Prolactin is a hormone released by the pituitary gland. The prolactin test measures the amount of prolactin in the blood.
Blood is typically drawn from a vein, usually from the inside of the elbow or the back of the hand. The site is cleaned with germ-killing medicine (antiseptic). The health care provider wraps an elastic band around the upper arm to apply pressure to the area and make the vein swell with blood.
Next, the health care provider gently inserts a needle into the vein. The blood collects into an airtight vial or tube attached to the needle. The elastic band is removed from your arm. Once the blood has been collected, the needle is removed, and the puncture site is covered to stop any bleeding.
In infants or young children, a sharp tool called a lancet may be used to puncture the skin and make it bleed. The blood collects into a small glass tube called a pipette, or onto a slide or test strip. A bandage may be placed over the area if there is any bleeding.
No special preparation is necessary.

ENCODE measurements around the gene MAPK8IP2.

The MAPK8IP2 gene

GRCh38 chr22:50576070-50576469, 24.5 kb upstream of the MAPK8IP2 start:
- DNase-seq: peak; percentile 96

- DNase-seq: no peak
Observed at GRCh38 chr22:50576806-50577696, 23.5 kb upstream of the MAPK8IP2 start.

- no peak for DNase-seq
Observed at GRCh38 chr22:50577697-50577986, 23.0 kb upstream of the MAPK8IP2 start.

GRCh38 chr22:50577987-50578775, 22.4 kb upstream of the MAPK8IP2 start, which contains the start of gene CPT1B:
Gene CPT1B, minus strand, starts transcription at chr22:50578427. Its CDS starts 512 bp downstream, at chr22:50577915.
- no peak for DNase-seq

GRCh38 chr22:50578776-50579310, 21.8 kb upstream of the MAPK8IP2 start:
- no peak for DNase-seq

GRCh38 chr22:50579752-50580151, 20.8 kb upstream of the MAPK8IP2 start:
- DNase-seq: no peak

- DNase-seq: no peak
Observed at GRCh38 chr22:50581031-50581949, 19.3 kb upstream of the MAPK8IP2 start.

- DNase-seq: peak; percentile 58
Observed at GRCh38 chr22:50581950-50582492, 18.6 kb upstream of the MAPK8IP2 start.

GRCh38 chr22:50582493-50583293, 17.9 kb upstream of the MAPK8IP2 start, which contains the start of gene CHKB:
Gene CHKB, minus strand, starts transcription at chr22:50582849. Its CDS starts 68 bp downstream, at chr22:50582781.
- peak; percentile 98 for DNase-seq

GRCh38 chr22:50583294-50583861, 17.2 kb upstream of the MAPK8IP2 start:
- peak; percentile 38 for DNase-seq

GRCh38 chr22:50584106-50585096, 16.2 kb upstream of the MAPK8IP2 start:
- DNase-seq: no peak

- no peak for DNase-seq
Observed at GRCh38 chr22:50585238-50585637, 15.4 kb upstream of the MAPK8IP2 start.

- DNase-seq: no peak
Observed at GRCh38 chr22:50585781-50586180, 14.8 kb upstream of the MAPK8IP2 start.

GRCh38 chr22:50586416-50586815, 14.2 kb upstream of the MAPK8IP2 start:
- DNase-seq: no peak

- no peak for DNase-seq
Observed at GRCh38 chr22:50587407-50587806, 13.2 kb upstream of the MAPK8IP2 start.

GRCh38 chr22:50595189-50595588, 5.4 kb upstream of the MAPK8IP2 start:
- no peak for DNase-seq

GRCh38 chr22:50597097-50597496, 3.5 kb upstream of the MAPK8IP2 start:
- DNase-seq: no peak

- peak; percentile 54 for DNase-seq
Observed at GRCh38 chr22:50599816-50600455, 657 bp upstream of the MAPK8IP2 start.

When the needle is inserted to draw blood, some people feel moderate pain, while others feel only a prick or stinging sensation. Afterward, there may be some throbbing.
Prolactin is a hormone released by the pituitary gland that stimulates breast development and milk production in women. There is no known normal function of prolactin in men.
Prolactin is usually measured when checking for pituitary tumors and the cause of:
The normal values for prolactin are as follows:
Normal value ranges may vary slightly among different laboratories. Talk to your doctor about the meaning of your specific test results.
Note: ng/mL = nanograms per milliliter
People with the following conditions may have high prolactin levels:
Certain medications can also raise prolactin levels, including:
If your prolactin levels are high, the test may be repeated in the early morning after an 8-hour fast.
Veins and arteries vary in size from one patient to another and from one side of the body to the other. Obtaining a blood sample from some people may be more difficult than from others.
Other risks associated with having blood drawn are slight but may include:
The following can temporarily increase prolactin levels:
Melmed S, Kleinberg D. Anterior pituitary. In: Kronenberg HM, Melmed S, Polonsky KS, Larsen PR, eds. Williams Textbook of Endocrinology. 11th ed. Philadelphia, PA: Saunders Elsevier; 2008: chap 8.
Review Date: 10/14/2009
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